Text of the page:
This book is way different that most I've read. Different in a good way. Marc's story isn't told in a linear fashion, but rather through a series of fThis book is way different that most I've read. Different in a good way. Marc's story isn't told in a linear fashion, but rather through a series of flashbacks. We start and end at the end of his story, and the middle is dedicated to everything that led up to that point. It actually reminded me an awful lot of the novel We Need to Talk About Kevin (which I highly recommend if you haven't read!) which is also told in past tense as a recollection of events. Or even like Memento (a favorite movie of mine.) My point is that the format definitely kept me interested, since the book opens with the ending. I've decided that if someone was to draw a timeline of this book, it would need to be drawn by someone who builds roller coasters.
This book was translated from Dutch and for the most part takes place overseas. Unlike other translated books I've read, there wasn't a lot of foreign words that were difficult for me to read. I had worried about that when I realized it was originally in Dutch but it was not an issue at all.
One of the most interesting things was how Marc's thought process worked. It reminded me a lot of my own. While Koch would be writing about an event Marc was remembering, he would interweave other events and memories, including other experiences that he felt were similar. It made the scenes play like a movie in my head, and kept me engaged.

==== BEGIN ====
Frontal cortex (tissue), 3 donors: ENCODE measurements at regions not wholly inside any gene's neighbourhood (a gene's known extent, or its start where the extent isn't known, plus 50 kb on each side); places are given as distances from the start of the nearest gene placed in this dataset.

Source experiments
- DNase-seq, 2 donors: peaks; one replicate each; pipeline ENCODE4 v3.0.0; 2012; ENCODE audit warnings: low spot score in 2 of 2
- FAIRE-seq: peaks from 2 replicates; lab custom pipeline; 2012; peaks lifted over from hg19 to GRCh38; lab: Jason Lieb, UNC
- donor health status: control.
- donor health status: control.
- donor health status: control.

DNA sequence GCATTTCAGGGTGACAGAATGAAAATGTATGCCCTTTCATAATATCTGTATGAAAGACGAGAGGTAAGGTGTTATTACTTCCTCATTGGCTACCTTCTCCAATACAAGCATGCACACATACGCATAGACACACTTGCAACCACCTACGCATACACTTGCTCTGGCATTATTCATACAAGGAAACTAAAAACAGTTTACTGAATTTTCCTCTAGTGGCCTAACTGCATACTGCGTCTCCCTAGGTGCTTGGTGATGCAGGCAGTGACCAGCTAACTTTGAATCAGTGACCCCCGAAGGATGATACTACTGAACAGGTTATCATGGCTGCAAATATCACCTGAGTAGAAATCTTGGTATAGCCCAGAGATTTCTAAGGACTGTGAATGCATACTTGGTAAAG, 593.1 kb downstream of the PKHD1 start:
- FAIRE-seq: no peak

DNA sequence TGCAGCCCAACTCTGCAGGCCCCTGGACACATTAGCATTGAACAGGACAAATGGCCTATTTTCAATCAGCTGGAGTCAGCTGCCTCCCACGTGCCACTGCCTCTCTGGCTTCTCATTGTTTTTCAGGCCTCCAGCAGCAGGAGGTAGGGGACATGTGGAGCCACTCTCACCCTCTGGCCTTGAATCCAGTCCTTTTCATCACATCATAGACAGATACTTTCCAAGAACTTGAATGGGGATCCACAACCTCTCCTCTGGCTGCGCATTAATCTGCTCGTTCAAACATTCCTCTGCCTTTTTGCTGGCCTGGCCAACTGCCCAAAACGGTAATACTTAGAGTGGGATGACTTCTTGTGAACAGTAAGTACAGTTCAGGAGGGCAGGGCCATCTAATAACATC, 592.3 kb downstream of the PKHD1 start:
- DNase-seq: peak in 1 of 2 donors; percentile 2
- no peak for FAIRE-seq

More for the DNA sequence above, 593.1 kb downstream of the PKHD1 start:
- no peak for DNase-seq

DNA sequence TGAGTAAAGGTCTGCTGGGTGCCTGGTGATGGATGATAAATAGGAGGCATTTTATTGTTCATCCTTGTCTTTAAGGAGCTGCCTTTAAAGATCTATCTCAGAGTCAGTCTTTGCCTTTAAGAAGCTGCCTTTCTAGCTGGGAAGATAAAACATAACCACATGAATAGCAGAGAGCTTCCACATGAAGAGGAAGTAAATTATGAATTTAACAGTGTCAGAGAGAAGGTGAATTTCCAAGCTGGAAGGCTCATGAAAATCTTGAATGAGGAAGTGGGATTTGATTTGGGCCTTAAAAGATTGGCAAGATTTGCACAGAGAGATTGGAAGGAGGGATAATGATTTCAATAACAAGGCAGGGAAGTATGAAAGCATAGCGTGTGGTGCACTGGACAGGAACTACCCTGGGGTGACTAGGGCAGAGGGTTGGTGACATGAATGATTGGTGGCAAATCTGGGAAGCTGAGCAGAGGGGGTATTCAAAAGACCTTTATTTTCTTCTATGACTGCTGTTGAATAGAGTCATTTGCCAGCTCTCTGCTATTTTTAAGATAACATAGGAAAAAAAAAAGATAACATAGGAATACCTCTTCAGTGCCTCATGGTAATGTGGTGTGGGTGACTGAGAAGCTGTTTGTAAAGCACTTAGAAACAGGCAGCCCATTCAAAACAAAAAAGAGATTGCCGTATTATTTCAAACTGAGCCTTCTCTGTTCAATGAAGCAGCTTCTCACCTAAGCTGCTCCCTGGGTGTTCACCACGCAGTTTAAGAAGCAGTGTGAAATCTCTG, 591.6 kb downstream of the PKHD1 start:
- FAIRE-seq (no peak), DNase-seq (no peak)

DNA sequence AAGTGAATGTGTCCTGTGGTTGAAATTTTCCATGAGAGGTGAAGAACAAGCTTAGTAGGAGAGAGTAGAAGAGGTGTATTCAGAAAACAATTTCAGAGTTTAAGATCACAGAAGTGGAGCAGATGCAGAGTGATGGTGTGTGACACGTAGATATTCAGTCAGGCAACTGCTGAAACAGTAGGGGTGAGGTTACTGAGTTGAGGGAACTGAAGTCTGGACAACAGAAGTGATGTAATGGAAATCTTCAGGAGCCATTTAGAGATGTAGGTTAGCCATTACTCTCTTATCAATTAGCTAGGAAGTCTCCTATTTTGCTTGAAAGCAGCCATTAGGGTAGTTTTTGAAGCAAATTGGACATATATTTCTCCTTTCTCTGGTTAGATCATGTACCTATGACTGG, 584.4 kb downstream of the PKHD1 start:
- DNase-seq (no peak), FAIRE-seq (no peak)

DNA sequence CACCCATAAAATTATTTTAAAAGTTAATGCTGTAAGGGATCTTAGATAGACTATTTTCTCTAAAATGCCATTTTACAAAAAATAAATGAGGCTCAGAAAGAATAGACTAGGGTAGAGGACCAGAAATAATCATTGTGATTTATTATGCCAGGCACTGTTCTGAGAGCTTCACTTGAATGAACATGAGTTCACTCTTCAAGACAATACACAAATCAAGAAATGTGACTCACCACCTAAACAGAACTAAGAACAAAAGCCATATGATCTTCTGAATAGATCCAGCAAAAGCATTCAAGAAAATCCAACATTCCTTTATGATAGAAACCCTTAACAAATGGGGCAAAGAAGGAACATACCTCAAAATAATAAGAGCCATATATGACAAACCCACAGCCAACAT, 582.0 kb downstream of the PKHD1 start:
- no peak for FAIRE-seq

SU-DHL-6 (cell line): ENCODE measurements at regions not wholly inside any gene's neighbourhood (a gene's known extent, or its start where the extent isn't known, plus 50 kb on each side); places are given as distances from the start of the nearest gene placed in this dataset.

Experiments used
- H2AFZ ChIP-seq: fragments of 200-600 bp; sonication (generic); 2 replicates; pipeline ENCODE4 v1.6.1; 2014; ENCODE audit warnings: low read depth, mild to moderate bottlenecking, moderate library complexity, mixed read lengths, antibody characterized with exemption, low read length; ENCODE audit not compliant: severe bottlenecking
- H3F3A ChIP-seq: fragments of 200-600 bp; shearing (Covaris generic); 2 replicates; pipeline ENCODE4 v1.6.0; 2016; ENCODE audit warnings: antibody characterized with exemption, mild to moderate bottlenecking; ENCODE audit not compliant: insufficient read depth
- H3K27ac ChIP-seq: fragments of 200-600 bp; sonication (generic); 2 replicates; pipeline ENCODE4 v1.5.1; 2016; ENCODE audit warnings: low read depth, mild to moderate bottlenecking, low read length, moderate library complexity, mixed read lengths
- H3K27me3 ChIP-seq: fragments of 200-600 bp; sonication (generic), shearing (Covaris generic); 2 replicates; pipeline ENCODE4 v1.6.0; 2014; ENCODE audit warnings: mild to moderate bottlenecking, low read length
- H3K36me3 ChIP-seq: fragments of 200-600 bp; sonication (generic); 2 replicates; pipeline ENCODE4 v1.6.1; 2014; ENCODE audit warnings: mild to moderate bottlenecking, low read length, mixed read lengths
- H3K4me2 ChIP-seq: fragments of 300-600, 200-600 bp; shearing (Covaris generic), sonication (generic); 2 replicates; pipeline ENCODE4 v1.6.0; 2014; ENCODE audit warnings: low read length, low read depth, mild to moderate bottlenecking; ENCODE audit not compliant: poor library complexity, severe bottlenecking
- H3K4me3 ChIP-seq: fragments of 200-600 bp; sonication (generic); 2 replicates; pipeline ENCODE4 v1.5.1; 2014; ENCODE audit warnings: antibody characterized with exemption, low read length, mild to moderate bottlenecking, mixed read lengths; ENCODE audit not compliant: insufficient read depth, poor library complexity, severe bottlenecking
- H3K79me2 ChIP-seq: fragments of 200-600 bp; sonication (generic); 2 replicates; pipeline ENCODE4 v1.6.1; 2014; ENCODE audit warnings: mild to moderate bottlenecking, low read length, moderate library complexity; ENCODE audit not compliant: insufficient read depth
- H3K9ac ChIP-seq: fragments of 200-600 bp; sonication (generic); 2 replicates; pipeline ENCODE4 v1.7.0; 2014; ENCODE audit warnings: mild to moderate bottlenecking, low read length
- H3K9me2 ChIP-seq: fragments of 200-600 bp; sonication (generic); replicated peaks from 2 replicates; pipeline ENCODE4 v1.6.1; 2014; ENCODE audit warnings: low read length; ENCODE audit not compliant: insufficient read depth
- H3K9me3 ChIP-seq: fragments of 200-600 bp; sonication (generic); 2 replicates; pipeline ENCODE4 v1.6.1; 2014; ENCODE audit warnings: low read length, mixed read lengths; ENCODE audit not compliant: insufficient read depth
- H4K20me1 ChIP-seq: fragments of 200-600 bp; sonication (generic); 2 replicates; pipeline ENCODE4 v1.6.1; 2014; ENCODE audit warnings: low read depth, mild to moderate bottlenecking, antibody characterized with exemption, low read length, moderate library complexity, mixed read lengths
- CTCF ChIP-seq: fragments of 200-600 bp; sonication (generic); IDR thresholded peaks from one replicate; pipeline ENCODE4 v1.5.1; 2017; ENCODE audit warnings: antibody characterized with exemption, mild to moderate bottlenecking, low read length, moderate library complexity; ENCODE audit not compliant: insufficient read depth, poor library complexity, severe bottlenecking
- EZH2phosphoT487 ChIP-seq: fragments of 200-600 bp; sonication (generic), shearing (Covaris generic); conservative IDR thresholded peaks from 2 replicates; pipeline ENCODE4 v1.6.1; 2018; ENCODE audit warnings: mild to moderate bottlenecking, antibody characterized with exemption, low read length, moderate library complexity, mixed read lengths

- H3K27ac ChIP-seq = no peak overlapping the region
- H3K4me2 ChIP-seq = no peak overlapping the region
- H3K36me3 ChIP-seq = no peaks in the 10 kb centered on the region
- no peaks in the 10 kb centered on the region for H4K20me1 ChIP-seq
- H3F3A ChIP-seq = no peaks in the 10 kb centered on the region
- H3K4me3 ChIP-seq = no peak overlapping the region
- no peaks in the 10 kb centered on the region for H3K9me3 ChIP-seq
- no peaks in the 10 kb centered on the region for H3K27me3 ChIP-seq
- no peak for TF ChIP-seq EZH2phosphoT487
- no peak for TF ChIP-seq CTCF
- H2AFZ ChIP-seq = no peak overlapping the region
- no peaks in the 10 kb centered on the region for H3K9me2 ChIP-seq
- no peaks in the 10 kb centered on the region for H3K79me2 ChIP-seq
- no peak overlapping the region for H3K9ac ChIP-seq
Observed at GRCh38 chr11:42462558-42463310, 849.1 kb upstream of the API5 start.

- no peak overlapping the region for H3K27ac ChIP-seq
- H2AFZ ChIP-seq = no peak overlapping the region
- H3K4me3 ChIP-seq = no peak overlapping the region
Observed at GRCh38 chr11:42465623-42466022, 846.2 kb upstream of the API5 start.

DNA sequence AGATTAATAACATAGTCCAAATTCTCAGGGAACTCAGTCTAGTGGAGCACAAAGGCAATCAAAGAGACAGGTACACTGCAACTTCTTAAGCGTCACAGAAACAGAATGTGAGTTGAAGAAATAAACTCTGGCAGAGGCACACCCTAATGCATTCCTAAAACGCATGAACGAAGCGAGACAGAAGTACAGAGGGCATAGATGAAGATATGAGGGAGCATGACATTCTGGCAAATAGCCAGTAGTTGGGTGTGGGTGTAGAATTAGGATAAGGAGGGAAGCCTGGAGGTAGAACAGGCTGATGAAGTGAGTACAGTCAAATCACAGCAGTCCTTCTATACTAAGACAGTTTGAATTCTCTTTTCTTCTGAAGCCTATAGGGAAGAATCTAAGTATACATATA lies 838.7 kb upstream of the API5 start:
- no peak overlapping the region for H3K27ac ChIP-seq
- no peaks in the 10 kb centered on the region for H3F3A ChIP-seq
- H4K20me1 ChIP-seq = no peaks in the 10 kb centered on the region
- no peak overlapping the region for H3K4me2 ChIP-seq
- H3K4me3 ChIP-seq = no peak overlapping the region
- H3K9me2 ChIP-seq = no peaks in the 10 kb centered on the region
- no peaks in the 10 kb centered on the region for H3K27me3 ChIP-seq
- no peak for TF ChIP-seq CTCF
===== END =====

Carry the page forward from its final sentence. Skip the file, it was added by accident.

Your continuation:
It seems like recently, all of the books I have read included an assault on a young woman. This book is no different. And though Koch made it a major part of the storyline, I felt like it wasn't dealt with properly by the characters. In fact, I feel like the victim was wronged twice by the lack of justice she was given. I did like how Koch dealt with the aftermath of the attack and showed how the life of the victim was effected.
Overall, I found Summer House with Swimming Pool to be a very engaging and different read. I especially enjoyed the format and felt it was a refreshing change of pace. I give this book five stars and would recommend it to anyone who might be getting burnt out on reading. ...more